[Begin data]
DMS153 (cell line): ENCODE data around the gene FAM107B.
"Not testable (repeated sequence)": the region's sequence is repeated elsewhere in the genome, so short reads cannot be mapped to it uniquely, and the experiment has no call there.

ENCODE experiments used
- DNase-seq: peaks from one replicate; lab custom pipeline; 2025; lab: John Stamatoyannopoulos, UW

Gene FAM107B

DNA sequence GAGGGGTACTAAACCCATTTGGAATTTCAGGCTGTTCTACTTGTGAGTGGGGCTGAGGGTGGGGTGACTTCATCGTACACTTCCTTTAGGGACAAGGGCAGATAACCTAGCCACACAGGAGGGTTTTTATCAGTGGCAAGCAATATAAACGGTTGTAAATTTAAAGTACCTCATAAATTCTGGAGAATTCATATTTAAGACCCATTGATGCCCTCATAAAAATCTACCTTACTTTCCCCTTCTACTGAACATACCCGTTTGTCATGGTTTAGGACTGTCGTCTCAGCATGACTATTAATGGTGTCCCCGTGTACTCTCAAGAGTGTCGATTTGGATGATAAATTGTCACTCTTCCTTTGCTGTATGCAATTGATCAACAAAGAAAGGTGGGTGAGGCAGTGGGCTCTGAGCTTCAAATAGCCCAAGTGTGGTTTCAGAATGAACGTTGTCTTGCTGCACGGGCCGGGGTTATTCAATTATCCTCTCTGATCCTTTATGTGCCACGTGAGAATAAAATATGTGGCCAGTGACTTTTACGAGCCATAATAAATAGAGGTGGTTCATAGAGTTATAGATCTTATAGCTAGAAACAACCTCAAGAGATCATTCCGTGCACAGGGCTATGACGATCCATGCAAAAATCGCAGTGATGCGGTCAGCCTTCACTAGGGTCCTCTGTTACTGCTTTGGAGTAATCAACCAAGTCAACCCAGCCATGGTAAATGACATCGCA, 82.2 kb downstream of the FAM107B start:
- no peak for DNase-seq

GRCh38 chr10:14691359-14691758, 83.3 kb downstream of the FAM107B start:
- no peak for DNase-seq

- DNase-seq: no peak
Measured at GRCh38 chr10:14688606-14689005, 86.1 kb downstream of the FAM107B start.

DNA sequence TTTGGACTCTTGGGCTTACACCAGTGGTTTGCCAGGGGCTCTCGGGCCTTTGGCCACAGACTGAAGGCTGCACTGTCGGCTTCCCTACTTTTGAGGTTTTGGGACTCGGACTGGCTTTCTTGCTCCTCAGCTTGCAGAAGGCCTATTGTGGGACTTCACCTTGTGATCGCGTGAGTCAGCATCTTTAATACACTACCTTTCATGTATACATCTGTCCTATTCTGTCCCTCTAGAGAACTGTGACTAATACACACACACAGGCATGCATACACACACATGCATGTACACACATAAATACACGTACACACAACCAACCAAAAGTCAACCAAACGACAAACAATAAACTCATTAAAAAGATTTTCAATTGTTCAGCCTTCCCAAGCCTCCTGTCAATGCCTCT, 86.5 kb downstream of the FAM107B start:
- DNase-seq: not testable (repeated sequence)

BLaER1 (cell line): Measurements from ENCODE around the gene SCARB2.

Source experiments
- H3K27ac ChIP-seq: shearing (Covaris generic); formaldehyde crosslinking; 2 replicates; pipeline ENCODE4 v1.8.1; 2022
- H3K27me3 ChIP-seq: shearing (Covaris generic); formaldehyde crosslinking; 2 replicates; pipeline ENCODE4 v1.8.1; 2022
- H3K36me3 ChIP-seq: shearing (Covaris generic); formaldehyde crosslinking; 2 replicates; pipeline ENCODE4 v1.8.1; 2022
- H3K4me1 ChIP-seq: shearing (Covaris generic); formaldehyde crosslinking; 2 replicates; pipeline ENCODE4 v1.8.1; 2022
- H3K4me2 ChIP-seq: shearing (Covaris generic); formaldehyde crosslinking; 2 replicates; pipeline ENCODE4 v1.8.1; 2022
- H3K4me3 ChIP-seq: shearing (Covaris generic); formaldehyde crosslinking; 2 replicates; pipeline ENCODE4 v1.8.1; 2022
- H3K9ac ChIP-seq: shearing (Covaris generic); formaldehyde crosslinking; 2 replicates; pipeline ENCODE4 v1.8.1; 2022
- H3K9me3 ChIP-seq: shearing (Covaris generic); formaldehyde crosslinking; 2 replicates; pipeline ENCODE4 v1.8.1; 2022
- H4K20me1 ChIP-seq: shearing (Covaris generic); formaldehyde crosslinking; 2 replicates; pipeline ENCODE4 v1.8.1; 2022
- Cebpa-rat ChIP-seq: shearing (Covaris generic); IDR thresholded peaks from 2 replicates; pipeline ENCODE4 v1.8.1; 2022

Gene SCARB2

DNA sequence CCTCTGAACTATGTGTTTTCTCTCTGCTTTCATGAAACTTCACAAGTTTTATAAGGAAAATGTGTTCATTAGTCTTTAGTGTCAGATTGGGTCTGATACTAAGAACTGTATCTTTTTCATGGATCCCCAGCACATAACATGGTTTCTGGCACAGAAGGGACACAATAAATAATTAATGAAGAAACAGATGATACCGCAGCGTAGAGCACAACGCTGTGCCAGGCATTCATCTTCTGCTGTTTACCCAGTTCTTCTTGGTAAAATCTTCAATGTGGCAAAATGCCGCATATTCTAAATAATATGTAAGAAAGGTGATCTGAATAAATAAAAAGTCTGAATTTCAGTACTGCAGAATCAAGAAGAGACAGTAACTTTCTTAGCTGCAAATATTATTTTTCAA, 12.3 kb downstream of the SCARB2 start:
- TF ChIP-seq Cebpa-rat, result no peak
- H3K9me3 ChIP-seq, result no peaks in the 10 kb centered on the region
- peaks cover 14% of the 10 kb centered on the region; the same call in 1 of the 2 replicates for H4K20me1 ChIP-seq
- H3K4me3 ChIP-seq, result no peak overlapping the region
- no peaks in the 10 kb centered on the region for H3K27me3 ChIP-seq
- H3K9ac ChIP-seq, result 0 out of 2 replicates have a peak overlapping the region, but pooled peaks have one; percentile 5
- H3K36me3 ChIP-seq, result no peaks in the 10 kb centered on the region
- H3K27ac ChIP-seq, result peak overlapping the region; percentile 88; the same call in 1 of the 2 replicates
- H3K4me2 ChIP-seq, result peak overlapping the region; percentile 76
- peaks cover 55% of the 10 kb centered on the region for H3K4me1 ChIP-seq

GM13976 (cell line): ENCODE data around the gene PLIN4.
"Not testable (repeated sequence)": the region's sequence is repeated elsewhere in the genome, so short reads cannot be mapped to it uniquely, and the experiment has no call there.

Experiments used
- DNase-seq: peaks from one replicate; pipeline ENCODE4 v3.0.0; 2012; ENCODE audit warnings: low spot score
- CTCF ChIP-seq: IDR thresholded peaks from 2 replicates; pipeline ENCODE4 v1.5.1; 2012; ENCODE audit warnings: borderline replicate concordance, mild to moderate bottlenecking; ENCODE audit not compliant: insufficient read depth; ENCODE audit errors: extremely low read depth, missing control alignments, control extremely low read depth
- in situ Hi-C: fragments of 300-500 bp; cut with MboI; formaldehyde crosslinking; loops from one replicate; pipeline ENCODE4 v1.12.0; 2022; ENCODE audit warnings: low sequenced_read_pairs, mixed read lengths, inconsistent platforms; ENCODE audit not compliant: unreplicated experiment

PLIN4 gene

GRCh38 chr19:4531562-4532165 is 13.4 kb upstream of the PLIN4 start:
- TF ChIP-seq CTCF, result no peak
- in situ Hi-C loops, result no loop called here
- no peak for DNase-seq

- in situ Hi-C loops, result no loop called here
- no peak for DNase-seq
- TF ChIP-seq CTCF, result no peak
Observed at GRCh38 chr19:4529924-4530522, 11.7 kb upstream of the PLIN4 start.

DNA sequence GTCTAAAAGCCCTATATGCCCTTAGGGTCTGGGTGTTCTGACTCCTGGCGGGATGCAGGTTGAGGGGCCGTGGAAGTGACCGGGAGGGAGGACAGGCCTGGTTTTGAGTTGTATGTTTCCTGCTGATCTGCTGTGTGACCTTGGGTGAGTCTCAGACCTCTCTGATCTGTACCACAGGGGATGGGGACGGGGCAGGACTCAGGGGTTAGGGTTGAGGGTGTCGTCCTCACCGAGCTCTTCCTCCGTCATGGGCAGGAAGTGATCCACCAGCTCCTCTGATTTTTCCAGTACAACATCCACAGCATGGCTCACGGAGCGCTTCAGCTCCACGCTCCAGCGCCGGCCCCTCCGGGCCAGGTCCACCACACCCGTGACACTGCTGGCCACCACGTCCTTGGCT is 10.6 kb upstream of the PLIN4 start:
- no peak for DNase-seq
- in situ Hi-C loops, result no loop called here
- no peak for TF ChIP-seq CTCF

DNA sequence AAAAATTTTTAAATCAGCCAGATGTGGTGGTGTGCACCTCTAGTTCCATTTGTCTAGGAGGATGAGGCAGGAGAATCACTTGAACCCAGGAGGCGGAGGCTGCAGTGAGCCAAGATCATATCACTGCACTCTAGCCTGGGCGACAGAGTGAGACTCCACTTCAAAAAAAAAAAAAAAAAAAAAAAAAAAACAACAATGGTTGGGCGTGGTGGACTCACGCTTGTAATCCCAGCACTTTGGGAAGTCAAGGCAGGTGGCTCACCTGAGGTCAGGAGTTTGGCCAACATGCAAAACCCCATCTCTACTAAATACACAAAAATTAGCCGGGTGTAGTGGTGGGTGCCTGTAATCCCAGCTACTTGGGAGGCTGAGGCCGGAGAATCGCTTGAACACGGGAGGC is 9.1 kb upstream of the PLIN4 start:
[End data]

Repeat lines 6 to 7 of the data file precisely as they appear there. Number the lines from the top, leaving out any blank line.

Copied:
DNA sequence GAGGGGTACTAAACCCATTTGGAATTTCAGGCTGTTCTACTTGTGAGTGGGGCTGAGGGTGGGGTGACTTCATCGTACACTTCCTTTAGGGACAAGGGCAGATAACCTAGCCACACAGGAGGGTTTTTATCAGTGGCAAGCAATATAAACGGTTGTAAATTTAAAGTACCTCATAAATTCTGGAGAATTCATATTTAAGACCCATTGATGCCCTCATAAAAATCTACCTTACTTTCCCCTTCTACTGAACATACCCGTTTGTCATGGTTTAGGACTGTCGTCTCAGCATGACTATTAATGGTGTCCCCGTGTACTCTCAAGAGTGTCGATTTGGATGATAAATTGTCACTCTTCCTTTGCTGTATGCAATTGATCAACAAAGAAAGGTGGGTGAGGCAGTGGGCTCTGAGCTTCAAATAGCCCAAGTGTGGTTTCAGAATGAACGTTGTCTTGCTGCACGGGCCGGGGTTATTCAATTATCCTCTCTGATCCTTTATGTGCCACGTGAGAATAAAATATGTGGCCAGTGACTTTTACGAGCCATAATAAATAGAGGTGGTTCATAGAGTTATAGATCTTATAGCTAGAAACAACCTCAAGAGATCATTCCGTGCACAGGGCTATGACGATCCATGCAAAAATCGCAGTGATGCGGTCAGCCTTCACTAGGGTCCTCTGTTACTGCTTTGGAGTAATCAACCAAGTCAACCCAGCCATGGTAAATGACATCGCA, 82.2 kb downstream of the FAM107B start:
- no peak for DNase-seq